All about fruitarianism with a long-term fruitarian, Lena

Protein deficiency rarely occurs as an isolated condition. It usually accompanies a deficiency of dietary energy and other nutrients resulting from insufficient food intake.

Deficiency of this severity is very rare in the United States, except as a consequence of pathologic conditions.

The symptoms are most commonly seen in deprived children in poor countries:

  • stunting,
  • poor musculature,
  • edema,
  • thin and fragile hair,
  • skin lesions
  • hormonal imbalances.

Edema and loss of muscle mass and hair are the prominent signs in adults. 

Carl Sagan

A sharp distinction between humans and “animals” is essential if we are to bend them to our will, make them work for us, wear them, eat them–without any disquieting tinges of guilt or regret. It is unseemly of us, who often behave so unfeeling toward other animals, to contend that only humans can suffer. The behavior of other animals renders such pretensions specious. They are just too much like us.

Overnutrition

Overnutrition, a type of malnutrition, is emerging with rates of obesity and related chronic diseases associated with urbanisation, aging populations, technological development and globalisation of food supplies and industry. Billions of dollars are spent annually by the food industry to promote the consumption of highly refined, high-calorie foods with little or no nutritional value.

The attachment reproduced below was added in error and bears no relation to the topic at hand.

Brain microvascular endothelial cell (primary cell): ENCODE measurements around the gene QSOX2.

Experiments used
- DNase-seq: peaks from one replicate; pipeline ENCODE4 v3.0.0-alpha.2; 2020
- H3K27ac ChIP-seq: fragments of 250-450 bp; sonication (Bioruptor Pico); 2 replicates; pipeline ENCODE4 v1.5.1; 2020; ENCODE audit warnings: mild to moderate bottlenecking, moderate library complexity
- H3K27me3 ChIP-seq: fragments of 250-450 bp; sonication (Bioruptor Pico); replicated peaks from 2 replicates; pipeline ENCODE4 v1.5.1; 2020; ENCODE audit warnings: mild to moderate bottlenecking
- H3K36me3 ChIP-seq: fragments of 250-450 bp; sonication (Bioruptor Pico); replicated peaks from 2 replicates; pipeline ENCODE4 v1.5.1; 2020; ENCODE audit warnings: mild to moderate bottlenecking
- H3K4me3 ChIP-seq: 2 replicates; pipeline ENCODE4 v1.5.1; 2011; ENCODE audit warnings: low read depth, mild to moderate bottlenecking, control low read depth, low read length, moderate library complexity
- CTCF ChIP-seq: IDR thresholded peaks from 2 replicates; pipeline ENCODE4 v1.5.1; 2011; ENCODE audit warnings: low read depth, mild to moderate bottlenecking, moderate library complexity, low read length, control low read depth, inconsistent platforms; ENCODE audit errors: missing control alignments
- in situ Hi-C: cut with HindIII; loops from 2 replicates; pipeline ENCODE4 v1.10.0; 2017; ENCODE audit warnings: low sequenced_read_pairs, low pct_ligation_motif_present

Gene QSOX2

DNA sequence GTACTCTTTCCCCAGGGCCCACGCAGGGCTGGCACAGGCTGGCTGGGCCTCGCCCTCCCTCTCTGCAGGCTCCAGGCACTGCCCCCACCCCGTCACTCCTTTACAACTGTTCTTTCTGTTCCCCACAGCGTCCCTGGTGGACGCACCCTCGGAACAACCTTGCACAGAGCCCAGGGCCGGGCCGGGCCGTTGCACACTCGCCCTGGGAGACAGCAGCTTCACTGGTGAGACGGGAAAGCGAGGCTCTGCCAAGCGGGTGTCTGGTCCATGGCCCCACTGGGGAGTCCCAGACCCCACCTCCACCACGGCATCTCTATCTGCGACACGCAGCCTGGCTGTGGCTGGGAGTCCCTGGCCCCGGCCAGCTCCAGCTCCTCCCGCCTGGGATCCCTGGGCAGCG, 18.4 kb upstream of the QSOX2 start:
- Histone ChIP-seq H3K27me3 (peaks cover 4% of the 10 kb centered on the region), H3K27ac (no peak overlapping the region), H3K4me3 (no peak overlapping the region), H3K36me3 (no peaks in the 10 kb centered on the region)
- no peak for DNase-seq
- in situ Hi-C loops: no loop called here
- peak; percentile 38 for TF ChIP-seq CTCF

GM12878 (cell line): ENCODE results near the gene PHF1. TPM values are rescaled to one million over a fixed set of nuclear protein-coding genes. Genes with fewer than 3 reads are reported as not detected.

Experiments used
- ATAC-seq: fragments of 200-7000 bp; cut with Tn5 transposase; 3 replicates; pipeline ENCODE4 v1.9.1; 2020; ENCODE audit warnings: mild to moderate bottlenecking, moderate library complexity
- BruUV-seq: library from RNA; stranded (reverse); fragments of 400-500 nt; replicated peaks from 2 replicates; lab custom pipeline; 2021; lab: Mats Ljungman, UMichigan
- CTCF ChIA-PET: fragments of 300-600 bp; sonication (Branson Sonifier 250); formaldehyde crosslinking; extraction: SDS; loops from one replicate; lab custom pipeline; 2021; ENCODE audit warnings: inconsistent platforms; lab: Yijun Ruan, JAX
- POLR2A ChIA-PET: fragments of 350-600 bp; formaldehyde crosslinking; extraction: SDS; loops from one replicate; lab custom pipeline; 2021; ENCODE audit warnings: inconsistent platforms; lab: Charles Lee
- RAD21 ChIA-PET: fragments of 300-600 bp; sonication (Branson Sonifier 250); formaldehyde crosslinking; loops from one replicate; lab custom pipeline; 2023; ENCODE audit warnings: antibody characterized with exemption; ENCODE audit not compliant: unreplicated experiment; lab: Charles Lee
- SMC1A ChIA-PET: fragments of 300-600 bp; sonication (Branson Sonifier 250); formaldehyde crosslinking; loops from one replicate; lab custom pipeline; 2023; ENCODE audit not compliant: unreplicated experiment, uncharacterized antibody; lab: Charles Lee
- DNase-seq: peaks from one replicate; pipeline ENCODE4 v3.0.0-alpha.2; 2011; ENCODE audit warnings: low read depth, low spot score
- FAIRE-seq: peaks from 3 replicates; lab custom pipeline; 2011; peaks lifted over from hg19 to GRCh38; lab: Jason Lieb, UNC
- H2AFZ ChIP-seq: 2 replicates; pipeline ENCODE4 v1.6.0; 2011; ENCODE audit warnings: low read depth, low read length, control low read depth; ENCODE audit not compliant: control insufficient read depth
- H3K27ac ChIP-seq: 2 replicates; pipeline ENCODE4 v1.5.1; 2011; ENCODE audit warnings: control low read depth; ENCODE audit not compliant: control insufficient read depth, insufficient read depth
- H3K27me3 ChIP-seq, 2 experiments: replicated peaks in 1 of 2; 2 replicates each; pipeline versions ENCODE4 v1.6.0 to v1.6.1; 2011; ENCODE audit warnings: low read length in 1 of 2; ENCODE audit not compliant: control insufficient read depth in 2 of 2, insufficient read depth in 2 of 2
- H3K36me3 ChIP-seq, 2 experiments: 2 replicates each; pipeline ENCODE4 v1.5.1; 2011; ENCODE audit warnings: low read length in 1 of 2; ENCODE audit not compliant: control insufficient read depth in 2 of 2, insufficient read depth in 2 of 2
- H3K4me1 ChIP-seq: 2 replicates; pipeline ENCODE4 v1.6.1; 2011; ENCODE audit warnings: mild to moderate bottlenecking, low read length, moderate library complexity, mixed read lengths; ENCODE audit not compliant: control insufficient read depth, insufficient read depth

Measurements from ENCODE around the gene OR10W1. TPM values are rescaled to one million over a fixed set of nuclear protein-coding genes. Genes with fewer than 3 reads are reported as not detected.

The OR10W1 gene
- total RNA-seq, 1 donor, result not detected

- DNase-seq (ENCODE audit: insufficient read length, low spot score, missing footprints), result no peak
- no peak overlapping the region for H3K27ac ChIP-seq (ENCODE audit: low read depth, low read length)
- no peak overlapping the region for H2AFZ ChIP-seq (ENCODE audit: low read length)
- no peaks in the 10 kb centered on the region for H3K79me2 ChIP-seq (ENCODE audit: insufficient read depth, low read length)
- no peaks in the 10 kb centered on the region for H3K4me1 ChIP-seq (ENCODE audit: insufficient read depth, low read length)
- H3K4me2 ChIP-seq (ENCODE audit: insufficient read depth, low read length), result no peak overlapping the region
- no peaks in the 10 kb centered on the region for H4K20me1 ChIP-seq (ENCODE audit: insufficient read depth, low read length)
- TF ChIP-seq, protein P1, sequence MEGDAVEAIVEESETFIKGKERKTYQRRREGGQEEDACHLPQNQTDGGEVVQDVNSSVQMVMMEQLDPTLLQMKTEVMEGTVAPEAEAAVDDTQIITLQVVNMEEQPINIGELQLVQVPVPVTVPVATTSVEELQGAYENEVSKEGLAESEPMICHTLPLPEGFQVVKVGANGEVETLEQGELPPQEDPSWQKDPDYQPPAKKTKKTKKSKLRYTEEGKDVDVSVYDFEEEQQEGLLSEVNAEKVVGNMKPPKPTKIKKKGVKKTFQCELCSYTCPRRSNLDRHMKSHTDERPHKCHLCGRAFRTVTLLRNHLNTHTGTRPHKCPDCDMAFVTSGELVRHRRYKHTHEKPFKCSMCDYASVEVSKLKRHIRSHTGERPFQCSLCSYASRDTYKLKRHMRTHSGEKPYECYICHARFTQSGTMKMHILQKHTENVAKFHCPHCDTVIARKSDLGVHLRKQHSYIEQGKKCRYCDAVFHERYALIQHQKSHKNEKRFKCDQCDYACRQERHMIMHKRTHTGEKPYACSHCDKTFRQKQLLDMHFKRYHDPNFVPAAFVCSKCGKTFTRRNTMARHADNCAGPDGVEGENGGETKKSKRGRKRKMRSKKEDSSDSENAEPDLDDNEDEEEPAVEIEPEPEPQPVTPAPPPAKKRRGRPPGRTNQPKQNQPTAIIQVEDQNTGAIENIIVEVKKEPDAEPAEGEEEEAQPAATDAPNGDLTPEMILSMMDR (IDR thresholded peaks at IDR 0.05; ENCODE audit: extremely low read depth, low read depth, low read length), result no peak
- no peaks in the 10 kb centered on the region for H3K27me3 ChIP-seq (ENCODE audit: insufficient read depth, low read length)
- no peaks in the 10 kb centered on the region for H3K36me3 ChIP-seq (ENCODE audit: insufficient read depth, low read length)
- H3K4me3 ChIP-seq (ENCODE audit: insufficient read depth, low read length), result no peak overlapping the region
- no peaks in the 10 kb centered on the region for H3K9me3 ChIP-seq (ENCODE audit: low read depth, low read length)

At least 35 million overweight children are living in developing countries and 8 million in developed countries. Children are increasingly exposed to high-fat, high-sugar, high-salt, energy-dense, micronutrient-poor foods which tend to be cheaper than healthy foods. General imbalance in energy intake compared to physical activity levels is driving the obesity epidemic. In industrialised countries, child obesity risk is associated with lower household income, women with less education, and single parent households.

Obesity is increasingly prevalent among adolescent girls and women, as access to a greater quantity of inexpensive, tasty, and convenient foods increases. 

Taxation on high-calorie, low-nutrition foods can play a significant role in reducing the consumption of such products. Population-wide weight-control campaigns that raise awareness among medical staff, policy-makers and the public at large can also help to reduce obesity. Particularly important is the promotion of health literacy. Additional measures include restrictions on the marketing of unhealthy foods and sugary drinks to children, and controls on the use of misleading health and nutrition claims; mandatory front-of-pack food labelling helps consumers to identify healthier options. 

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